After some moments of silence another Senator stood up in an effort to defend the plan created in the bank building meeting. I had expected this and had also thought of something to say should someone stand and disagree with me.  My response was neither mean, nor abusive but it was so blistering and humiliating that he slunk off the Senate floor. Those who were part of the secret meeting, I thought might also have something to say but were all suddenly distracted, looking away and backed off their microphones as if they might bite.

 The Senate President thought it a good time to take a recess. I walked off the Senate floor where a number of Senators gathered around me slapping me on the back, one older member said, “Son you need to speak up more often, that was worth every day of the time it took you to say it.”  Another Senator, one of my Breakfast Bunch and a long-term Senate veteran said, “They were the most eloquent remarks ever uttered on the Senate floor.” When I got out in the hall some of the people who had been listening from the gallery came down to thank me, even the Senate Minority Counsel said, “I thought your first remarks were brilliant but then when you took that other Senator down, I almost screamed with joy.”

 Now normally I would feel elated at such wondrous compliments and slaps on the back, and now, on reflection, I feel exactly that way. But I did not then. I was completely riveted to my mission. I was going to beat them.

 Thirty minutes later the Committee of the Whole was gaveled to order.  It was clear that trouble was coming so all other legislative matters were disposed of, putting the Gas Tax Bill up for debate. It was Wednesday morning just about 10:30 a. m. when I was recognized, stood and grabbed the microphone for the third time, and this time I would not give it up.

 The first half dozen hours went by easily, I never ran out of things to say. When I really wanted to make my point, I would simply read off a few hundred more names of those citizens struggling to govern their own lives, who signed the petitions that were now stacked on my desk.

  Eventually I had to go to the bathroom, and I nervously turned over the microphone to Senator Alston, the most loyal member of the Breakfast Bunch. She continued to read the names into the night as I sat there and kept her company. Then I took the wee hours shift.  By midnight the gallery was down to just two or three diehards, a few members of the press, the recording secretary, a page and one other Senator unlucky enough to be selected to sit as the presiding officer. Should I falter, he would gavel me out of business.   My other fellow Senators had all departed for home hours ago. I just stood there and kept reading those names.

 When the morning paper hit, it was not supportive, its fake decorated military leader made sure. And since almost every other news outlet was “rip and read” (meaning they had no staff and just regurgitated the news from the major paper), the point of the filibuster got zero coverage.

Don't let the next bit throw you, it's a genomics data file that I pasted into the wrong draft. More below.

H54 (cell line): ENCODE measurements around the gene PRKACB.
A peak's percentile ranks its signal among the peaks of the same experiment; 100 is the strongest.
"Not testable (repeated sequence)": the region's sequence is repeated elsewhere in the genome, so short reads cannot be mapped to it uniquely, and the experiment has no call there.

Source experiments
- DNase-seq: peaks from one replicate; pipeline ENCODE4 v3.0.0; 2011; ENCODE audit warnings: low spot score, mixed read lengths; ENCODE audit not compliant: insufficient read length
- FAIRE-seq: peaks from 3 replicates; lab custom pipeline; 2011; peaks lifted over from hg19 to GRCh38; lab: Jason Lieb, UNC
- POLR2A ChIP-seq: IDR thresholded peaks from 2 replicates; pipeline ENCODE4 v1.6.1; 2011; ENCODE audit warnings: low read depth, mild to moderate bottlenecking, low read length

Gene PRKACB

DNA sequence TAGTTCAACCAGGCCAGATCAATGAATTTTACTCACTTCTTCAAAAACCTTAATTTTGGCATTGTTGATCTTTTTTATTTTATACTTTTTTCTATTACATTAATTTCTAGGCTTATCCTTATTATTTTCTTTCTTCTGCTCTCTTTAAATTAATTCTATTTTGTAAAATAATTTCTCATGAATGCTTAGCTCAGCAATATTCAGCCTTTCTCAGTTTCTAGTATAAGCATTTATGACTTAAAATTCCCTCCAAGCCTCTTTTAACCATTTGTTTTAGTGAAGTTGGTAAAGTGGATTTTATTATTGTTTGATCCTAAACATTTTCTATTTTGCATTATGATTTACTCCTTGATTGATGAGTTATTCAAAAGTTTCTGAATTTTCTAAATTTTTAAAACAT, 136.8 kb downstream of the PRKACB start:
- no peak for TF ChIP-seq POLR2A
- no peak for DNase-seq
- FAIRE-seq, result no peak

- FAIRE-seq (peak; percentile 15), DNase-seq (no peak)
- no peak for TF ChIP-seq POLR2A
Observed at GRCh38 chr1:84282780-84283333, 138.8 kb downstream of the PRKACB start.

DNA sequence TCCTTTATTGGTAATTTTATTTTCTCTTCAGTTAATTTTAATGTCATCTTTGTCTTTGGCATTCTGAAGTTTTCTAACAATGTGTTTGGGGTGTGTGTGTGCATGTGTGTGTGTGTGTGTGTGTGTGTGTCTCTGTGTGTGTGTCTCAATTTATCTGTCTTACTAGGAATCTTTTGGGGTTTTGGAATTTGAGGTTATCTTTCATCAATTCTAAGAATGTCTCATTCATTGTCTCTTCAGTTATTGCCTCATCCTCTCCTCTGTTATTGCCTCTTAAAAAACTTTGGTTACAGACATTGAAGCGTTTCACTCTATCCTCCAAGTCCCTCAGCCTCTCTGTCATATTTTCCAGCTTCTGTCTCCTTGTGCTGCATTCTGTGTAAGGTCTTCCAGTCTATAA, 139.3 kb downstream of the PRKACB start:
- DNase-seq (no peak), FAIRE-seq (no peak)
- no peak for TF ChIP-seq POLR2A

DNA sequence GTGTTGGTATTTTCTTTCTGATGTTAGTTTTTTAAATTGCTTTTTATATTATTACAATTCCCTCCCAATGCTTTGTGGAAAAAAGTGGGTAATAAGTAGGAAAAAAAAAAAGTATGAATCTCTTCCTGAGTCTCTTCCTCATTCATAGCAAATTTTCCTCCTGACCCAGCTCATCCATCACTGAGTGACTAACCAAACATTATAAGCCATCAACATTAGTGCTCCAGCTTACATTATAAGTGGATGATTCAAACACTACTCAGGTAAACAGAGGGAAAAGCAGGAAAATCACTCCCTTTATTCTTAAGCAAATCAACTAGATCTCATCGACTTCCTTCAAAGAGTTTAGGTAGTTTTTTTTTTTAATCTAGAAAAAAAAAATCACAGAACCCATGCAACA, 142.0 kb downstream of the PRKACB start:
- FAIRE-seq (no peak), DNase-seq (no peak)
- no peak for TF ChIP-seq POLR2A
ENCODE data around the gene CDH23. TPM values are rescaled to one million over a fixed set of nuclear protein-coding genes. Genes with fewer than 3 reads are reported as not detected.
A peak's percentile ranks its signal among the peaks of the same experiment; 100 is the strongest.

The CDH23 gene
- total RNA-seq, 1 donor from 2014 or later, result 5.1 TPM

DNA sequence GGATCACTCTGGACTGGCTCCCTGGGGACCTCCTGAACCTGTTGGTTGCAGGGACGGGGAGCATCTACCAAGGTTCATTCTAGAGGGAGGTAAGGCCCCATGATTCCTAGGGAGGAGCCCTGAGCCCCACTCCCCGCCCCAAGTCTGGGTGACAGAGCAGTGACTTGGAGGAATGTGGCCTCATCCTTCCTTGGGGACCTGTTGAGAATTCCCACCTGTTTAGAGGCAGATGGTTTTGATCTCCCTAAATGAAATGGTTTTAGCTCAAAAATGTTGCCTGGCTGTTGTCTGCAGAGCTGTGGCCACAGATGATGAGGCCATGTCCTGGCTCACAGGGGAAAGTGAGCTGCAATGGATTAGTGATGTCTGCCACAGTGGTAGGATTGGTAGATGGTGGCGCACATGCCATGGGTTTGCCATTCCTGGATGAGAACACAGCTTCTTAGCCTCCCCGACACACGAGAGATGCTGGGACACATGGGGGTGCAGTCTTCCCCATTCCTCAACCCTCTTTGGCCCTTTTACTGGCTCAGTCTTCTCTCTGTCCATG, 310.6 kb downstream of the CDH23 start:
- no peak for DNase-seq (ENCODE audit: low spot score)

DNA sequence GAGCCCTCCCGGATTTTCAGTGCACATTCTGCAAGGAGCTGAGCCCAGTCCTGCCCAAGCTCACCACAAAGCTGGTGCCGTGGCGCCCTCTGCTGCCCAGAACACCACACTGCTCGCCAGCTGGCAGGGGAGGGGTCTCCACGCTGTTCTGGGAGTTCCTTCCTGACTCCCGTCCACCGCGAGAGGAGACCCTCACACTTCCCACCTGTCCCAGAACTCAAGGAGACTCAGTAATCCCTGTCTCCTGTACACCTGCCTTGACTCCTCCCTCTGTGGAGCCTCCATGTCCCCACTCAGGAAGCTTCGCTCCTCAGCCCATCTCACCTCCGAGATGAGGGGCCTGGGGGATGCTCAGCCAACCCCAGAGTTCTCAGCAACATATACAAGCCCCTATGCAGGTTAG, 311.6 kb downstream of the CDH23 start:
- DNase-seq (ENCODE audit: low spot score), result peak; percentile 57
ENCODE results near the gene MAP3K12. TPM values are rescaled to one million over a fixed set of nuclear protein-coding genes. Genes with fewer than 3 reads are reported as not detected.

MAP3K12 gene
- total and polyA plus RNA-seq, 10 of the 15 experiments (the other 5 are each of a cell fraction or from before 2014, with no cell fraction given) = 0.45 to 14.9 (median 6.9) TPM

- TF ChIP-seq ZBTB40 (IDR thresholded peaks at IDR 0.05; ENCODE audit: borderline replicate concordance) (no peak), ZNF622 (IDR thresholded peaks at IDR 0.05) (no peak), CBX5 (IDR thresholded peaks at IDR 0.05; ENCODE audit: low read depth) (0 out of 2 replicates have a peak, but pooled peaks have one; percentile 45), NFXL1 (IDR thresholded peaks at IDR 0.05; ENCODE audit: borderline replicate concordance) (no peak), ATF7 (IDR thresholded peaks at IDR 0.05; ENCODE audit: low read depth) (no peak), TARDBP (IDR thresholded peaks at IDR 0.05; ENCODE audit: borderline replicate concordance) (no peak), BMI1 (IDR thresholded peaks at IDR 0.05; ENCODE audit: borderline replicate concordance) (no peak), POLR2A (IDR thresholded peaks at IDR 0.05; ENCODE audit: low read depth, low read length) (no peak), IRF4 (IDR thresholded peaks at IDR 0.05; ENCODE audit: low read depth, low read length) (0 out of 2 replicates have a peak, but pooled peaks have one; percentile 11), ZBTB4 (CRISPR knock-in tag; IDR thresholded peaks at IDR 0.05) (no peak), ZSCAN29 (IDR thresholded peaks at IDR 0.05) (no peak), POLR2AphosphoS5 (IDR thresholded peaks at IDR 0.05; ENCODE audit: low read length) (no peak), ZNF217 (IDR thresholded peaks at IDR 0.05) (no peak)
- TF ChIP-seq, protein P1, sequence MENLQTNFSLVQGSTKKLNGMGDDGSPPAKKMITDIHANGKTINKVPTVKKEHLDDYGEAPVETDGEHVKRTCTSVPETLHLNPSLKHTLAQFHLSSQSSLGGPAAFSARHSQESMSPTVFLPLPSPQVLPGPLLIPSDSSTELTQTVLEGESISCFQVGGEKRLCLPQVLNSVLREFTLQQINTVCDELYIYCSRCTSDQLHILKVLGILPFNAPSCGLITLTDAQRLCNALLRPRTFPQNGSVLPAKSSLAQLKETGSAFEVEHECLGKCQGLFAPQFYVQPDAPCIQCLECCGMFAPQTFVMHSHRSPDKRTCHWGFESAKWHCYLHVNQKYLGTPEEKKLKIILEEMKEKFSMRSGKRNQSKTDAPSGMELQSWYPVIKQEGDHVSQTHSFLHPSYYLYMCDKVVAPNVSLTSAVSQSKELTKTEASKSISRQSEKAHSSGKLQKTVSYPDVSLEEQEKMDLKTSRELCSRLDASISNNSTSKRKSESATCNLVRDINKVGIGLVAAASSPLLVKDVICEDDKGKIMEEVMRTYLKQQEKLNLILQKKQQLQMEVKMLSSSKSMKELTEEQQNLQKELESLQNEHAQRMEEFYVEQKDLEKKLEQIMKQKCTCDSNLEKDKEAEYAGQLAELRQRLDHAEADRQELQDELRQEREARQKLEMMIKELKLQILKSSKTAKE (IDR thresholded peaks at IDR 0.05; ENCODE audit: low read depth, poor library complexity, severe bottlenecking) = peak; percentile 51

That wasn’t a total surprise, but the following day people started showing up and sitting in the gallery.  Radio station KOY came in and set up microphones and broadcast “the filibuster that would not end” live on and off throughout the day.     

 This picked up my spirits because I knew someone had to be listening.  As an additional moral builder, it just happened to be the same radio station where my mother had once had a radio show back in the day when my father was the Senator, and she was trying to preserve some of her Hollywood dreams.

 On Thursday night I still did not feel any end to my energy, and as I spoke on, I marveled at the fact that I could stay awake so long.  When one of the Breakfast Bunch would relieve me, I would get something to eat, use the restroom or check with my office for messages and then come back and sit until it was time for me to take over again.

 On Friday various appeals were made to get me to stop. Some were from friends actually concerned for me, but most of the appeals came from those who had been in the “secret” meeting and just wanted to get me out of there and go home.

  Naively, I assumed other media would eventually investigate what had happened, about the bank meeting, Terry’s sell out, and explain how the Gas Tax issue had been trumped by the vastly more important issue of circumvention of constitutional intent. They did not.

 As I stood on the Senate floor hour after hour, the leadership worked the press.  Few in the media understood what had happened but some sympathetic stories began to leak out.  Thousands of calls started pouring into the senators’ offices demanding to know why the hell they were shoving this tax increase down citizens’ throats.

  The pressure was on.  More secret meetings were being held in the Capitol’s back offices. Votes needed for the Emergency Clause that would strip citizens of their right to do another referendum started to collapse. Knowing that, would get me through another night.